We've been desensitized to just how horrifying this is. "Protestors" outside a mosque in Irving, Texas stalk worshippers with semi-automatic weapons. That was this weekend. Now the same violent extremists are publishing the names and addresses of local Muslims and 'Muslim sympathizers.'
There are so many levels of nonsense tied to the current hysteria about accepting some ten thousand Syrian refugees into the United States. But here's one. And it's a big one. If you want to be scared and xenophobic, at least apply some level of logic. To hear the current debate, you'd think the United States is a hermetically sealed immigration Ziploc bag. And now we're letting in 10,000 refugees from a war zone crawling with violent jihadists. Let's set aside the reality of that claim for the moment. Are these really the only flows of immigration to the United States? I just the Visa office's record of non-immigrant visas issued last year by the United States.
As I noted last night, Trump isn't some sideshow or joke in the GOP nomination race. You may think he's a joke personally. But he's bringing to the fore the central issues and drives currently motivating Republican base voters. That doesn't mean I think he's going to be the Republican nominee, though. I'd say for the first time, in the last two or three weeks, he has opened up a real path to the nomination. But I would say it is still quite unlikely. That's why the real race to watch right now is between Marco Rubio and Ted Cruz.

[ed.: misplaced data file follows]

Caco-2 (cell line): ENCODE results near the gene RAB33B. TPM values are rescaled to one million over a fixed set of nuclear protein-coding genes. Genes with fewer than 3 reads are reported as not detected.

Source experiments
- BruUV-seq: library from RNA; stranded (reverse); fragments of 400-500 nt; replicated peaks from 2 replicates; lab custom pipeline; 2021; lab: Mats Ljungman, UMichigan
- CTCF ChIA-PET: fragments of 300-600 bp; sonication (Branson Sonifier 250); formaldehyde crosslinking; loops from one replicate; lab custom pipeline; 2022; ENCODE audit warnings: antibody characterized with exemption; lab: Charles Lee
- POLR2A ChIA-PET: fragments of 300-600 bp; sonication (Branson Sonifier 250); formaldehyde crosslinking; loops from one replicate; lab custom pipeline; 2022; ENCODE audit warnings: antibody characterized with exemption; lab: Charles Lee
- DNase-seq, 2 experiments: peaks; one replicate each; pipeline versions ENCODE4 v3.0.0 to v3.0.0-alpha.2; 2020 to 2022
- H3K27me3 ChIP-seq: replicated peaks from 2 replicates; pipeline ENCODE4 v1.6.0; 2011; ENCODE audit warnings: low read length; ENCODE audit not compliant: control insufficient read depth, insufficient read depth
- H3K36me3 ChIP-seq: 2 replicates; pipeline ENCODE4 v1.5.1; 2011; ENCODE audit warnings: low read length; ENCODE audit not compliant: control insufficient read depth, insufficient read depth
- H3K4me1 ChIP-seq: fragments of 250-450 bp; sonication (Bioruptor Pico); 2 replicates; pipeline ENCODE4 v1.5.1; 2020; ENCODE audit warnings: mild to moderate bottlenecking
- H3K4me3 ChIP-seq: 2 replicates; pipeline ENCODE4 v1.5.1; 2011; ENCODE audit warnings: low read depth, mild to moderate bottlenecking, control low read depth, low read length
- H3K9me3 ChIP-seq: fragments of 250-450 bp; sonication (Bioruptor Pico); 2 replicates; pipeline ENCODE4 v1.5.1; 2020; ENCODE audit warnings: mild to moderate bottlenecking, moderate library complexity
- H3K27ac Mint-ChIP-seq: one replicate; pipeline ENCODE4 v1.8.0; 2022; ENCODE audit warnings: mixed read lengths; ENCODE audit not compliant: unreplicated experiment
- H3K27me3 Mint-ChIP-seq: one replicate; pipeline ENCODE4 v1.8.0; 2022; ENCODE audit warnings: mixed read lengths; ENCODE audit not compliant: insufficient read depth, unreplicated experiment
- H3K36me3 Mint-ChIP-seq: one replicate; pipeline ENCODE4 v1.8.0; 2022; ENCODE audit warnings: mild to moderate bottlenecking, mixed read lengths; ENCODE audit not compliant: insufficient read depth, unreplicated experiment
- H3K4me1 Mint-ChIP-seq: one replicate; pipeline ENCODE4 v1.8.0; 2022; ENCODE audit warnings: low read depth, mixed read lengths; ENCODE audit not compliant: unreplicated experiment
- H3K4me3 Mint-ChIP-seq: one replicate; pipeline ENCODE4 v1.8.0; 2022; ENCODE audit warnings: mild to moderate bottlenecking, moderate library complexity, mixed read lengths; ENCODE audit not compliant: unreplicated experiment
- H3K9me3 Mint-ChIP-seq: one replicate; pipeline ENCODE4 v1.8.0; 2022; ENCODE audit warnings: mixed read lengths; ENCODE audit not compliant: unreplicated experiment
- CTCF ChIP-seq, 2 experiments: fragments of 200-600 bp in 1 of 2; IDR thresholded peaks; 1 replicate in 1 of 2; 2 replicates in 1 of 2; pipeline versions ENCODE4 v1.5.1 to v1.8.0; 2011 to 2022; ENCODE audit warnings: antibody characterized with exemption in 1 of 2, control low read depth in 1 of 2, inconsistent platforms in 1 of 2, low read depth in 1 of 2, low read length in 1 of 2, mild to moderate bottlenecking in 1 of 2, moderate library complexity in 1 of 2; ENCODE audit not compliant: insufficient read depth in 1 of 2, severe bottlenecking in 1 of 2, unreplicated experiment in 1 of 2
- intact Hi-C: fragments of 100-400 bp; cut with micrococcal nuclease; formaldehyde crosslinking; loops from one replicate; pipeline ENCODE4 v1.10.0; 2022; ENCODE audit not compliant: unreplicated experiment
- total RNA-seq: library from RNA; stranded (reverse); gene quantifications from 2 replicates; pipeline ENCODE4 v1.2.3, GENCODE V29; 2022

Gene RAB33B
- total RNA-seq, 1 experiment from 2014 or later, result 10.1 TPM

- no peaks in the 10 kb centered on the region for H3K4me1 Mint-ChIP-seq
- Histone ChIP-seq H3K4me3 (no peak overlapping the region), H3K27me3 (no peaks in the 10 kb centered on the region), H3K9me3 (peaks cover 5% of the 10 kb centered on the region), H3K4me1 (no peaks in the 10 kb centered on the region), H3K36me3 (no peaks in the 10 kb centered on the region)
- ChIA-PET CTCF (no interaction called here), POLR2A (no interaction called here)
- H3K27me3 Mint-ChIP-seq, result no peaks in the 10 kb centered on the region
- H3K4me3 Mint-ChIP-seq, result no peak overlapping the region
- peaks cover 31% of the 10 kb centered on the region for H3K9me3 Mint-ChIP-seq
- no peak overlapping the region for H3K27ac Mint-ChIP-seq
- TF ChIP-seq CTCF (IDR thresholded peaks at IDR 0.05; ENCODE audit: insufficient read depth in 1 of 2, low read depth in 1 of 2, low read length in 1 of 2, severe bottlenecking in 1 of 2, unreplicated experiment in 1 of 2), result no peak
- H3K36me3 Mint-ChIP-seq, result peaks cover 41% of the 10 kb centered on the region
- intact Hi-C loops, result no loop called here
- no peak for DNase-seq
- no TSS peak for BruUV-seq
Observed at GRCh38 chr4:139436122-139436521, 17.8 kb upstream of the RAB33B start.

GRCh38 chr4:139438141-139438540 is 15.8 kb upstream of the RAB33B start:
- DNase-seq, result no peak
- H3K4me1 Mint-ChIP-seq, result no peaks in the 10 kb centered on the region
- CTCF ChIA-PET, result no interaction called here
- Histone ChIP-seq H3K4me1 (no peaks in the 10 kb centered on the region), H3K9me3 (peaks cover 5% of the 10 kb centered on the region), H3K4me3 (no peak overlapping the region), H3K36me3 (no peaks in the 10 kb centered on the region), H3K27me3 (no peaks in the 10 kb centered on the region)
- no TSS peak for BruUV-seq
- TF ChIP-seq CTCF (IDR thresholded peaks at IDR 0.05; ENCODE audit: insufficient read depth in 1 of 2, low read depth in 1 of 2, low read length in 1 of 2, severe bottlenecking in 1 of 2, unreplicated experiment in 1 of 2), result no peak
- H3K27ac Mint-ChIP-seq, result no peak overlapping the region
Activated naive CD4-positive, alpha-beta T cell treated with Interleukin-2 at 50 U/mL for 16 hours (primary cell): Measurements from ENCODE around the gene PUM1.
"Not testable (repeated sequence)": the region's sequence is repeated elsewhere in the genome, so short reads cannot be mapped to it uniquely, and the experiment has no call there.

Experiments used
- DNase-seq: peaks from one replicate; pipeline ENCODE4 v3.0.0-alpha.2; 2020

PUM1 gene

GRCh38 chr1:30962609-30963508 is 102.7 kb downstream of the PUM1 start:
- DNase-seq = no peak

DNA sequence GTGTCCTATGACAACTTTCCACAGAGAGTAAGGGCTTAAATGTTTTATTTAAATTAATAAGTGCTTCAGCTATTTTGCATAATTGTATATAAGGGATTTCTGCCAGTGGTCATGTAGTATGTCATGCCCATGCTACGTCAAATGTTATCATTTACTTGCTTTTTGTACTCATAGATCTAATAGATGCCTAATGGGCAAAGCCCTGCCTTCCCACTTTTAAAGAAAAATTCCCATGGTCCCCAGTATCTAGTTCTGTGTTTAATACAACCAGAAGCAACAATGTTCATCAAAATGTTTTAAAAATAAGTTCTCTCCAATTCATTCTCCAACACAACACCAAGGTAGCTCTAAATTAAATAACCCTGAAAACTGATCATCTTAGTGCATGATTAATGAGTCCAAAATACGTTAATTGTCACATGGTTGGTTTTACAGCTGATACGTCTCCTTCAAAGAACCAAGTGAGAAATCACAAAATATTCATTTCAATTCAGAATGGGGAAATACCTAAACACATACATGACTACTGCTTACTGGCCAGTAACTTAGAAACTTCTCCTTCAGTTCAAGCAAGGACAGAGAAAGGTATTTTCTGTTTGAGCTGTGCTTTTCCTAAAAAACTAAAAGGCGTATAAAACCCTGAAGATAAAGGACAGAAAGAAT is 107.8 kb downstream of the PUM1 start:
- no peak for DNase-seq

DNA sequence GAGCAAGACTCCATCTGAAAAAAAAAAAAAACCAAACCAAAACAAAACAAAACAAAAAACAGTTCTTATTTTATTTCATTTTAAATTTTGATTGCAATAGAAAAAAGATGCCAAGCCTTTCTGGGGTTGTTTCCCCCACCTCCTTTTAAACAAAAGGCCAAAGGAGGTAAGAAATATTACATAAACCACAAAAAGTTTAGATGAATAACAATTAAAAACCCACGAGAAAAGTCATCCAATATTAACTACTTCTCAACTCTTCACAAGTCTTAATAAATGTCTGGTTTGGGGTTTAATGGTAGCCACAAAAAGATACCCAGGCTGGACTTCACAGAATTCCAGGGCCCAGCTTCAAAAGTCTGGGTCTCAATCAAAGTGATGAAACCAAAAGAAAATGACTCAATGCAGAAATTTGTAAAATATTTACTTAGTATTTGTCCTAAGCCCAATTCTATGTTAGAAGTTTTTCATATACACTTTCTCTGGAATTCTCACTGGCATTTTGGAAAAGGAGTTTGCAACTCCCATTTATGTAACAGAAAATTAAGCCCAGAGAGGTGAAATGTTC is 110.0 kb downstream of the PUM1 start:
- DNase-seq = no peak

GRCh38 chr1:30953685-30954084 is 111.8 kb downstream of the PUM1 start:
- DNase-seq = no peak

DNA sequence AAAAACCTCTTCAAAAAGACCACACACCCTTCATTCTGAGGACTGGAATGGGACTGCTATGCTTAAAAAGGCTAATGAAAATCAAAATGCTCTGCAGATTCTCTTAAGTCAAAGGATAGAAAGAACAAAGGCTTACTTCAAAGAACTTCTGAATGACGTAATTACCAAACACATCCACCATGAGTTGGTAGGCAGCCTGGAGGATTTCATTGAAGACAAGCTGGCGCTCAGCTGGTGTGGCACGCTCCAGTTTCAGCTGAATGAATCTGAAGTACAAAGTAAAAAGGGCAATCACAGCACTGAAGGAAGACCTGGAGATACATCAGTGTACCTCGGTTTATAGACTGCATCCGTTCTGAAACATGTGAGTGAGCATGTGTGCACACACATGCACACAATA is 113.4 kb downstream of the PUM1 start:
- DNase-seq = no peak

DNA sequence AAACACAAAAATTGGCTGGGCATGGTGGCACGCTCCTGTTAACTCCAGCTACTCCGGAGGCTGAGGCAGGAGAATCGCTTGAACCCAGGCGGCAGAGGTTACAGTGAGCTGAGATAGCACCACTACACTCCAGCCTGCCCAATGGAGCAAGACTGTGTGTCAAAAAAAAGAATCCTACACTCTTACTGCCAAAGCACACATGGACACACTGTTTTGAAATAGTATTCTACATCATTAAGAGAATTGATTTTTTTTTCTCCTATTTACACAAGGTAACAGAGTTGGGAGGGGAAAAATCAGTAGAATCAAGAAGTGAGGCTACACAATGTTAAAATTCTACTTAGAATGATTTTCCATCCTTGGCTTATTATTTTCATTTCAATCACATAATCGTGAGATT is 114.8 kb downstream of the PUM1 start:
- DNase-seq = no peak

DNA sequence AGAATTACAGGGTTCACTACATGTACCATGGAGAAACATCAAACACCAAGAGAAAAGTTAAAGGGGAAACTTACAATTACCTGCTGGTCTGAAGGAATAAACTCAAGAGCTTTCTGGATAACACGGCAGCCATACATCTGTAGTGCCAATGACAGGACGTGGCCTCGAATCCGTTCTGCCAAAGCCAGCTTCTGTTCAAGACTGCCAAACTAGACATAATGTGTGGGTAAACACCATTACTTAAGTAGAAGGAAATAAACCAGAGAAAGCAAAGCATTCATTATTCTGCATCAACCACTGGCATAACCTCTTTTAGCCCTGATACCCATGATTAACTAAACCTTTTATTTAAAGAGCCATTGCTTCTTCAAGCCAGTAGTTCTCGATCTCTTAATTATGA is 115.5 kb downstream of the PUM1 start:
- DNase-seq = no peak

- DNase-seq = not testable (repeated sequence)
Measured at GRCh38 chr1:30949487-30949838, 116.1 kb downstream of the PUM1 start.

You probably didn't hear about it but it's probably the most important thing that happened yesterday. Outgoing Kentucky Governor Steve Beshear restored the voting rights of 100,000 Kentuckians.
At TPM our coverage of politics has always tended toward the bizarre and outrageous in American politics, what we in-house sometimes call 'The Crazy'. Some of this is just a product of my interests and obsessions about contemporary politics and American history, ones that shaped how I built the organization and people I hired who in term helped define what we do. But this is only part of it and not that part which I think is important. We cover the weird, dark, outrageous and surreal in our politics because these things are much more important than most people - especially most political observers - care to admit. I thought of this when I read this high-minded and starchy editorial in yesterday's Washington Post, the upshot of which is that while they've tried to do the right thing and ignore Donald Trump's clown car campaign, they simply can't do it anymore. The time has now come to stand up to Trump's bullying! And, the Post insists, Republicans must now do so too.
Here's an extended quote from the editorial ...